Comment: Why I think Kurt Searvogel’s annual cycling record deserves our respect

New Highest Annual Mileage Record holder Kurt Searvogel's achievement has been questioned on social media

When we posted the news on Monday that Kurt Searvogel had broken Tommy Godwin’s 1939 mark to set a new highest annual mileage record for a cyclist, there was a surprising number of people who were less than charitable about his amazing feat.

At the time of writing, the 53-year-old American still has four days left in which to accumulate mileage, and has totalled 75,437 to beat Godwin’s 77-year-old record of 75,065 miles. That’s an astounding 209 miles per day. [update: he finished his year on 76,076 miles]

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Naturally, anyone clocking up that sort of mileage day in, day out, without a break deserves respect, whether they did it for a week, a month or a whole year. Searvogel is also currently achieving this at an average speed of over 19mph. Some days over 20mph.

>>> American Kurt Searvogel breaks cycling highest annual mileage record

I know that personally I would struggle to ride 50 miles at 19mph, let alone four times that distance having also done it the day before. And the day before that. And the day before that…

“Wow. Must be awsome [sic] to be able to ride your bike for 12 hours a day everyday on lovely, sunny, flat roads on a lovely new hi tech bike. This ‘record’ doesn’t come close to the 1939 feat,” wrote one Facebook user.

“I agree with comments, Tommy had snow to contend with, adapted butchers steel bike. Kurt rides in Florida weather on a fairy bike,” said another.

And most strangely: “Doesn’t count, for me this has to be in one calendar year, starting and ending on Jan 1.”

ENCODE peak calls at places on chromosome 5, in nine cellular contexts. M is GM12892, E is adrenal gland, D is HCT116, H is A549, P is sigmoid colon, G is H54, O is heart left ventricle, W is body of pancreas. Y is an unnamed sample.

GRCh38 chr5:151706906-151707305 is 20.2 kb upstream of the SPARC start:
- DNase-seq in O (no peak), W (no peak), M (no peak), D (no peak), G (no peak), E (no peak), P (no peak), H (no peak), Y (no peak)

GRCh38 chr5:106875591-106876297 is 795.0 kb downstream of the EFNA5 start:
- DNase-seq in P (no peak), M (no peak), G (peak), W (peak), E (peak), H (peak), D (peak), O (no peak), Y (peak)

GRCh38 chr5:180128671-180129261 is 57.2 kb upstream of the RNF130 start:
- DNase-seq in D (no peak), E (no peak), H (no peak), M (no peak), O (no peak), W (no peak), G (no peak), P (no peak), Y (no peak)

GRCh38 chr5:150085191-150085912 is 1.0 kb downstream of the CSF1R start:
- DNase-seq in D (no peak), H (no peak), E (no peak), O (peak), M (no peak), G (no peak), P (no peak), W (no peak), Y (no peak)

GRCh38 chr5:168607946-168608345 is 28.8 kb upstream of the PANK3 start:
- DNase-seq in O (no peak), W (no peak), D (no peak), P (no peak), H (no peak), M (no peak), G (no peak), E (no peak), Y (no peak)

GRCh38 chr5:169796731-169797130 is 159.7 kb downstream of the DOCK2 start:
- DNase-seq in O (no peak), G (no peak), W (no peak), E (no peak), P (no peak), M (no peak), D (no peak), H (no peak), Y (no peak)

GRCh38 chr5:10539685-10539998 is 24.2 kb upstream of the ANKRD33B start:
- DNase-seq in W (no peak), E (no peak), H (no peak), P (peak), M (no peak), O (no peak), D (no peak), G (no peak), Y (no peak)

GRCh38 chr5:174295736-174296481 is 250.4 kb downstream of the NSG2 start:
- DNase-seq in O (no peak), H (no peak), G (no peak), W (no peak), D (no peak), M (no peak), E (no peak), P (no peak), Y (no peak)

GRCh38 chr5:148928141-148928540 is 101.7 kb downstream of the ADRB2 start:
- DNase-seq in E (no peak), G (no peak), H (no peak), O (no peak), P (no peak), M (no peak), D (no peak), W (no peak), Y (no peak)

Although these comments give a lot of respect to Godwin’s original record – ridden on a bike of the era and on roads of the era – they give little respect to Searvogel’s achievement. It’s the sort of thinking that saw the UCI Hour Record die a miserable and lonely death before the ridiculous rules about using out-dated equipment were scrapped.

Do you have to make things as hard as possible for yourself, otherwise the record isn’t ‘real’ or ‘worthy’? Imagine if that was applied to every journey made in everyday life. “I’m walking into work today, backwards, with no shoes on, over broken glass and with a full sack of squirming eels on my back, otherwise I don’t deserve to be employed.”

I should point out that it was this magazine (then known simply as Cycling) that created the record in 1911, though that was slightly before I started working for it.

The record’s rules, clearly stated on the UltraMarathon Cycling Association website, say that you can ride any bike you like as long as it’s not a recumbent with a fairing (though there’s no mention of fairy bikes). You have to ride solo rather than as a team, but drafting is permitted as it’s a distance record not a speed record. Literally, you just have to get on a bike and ride as far as possible in a year.

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Of course, Godwin’s 1939 record was a gargantuan achievement, and its 77-year unbroken run proves that. But Searvogel’s record is equally as worthy, showing just as much effort, sacrifice and commitment as Godwin’s. And, of course, he has ridden further.

Searvogel rode in all weathers, and through injury and saddle sores – and even managed to get married in October (and then ride 175 miles directly afterwards) which also dispels the comment that “He must be single or is now,” as a Facebook user said.

Part of the spectacle of Searvogel’s record was the competition with British rider Steve Abraham, who is also undertaking the record attempt. Abraham had to reset his attempt in August after breaking his ankle in the spring as a result of being hit by a moped: Godwin certainly didn’t have to contend with the same level of traffic as any modern rider on the open road.

Nor did Godwin have to contend with having every facet of his achievement questioned and mocked on social media. In that respect: bring back 1939.